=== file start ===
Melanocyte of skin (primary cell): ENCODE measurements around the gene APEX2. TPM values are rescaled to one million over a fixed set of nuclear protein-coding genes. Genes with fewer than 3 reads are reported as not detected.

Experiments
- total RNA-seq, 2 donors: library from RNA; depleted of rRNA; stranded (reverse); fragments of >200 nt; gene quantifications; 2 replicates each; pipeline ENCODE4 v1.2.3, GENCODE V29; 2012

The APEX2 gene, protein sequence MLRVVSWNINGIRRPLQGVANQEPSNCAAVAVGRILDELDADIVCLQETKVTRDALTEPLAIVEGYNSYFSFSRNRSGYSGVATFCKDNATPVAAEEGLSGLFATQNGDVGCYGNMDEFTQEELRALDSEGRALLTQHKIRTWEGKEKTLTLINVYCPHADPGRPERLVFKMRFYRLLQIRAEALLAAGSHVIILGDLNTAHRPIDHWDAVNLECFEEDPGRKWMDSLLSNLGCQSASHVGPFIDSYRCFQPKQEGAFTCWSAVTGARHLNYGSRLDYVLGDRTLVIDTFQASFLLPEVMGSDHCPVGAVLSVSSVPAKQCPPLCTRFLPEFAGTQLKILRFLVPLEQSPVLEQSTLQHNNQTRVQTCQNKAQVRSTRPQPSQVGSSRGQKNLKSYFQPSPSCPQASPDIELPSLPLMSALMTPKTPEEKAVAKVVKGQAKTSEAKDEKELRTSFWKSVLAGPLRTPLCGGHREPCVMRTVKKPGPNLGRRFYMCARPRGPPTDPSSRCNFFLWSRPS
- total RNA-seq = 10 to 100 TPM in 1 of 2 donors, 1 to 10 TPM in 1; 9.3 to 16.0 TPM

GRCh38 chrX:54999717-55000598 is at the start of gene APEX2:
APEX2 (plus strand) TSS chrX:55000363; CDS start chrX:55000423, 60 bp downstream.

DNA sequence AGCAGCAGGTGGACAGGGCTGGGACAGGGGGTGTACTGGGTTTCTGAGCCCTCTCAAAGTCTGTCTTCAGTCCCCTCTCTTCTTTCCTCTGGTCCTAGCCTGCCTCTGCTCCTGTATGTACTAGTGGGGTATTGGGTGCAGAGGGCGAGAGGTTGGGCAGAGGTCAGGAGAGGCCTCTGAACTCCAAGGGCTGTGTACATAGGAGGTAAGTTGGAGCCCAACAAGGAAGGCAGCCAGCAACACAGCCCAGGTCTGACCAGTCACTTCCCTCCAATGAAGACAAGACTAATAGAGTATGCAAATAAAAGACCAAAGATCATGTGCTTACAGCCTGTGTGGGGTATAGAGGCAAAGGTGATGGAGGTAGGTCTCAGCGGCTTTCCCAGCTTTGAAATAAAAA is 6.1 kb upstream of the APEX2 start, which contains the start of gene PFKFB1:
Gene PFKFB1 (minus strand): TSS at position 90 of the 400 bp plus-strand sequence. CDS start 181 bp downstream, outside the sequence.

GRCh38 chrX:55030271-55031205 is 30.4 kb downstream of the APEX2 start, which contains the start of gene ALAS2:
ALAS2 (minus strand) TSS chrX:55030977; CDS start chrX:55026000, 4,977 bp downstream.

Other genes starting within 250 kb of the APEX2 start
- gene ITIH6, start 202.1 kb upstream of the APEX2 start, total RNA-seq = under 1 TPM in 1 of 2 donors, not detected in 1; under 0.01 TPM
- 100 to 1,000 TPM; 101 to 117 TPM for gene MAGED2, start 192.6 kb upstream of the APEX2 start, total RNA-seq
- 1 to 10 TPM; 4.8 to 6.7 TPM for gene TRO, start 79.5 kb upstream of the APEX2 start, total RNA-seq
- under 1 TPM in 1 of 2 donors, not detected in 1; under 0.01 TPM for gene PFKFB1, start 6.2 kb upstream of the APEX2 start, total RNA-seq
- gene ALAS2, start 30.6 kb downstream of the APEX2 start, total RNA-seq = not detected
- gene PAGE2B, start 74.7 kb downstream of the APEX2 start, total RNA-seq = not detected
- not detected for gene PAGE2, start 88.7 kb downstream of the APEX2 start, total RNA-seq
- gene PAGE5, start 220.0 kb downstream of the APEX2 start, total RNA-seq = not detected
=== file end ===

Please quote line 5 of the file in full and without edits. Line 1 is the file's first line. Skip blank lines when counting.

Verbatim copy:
- total RNA-seq = 10 to 100 TPM in 1 of 2 donors, 1 to 10 TPM in 1; 9.3 to 16.0 TPM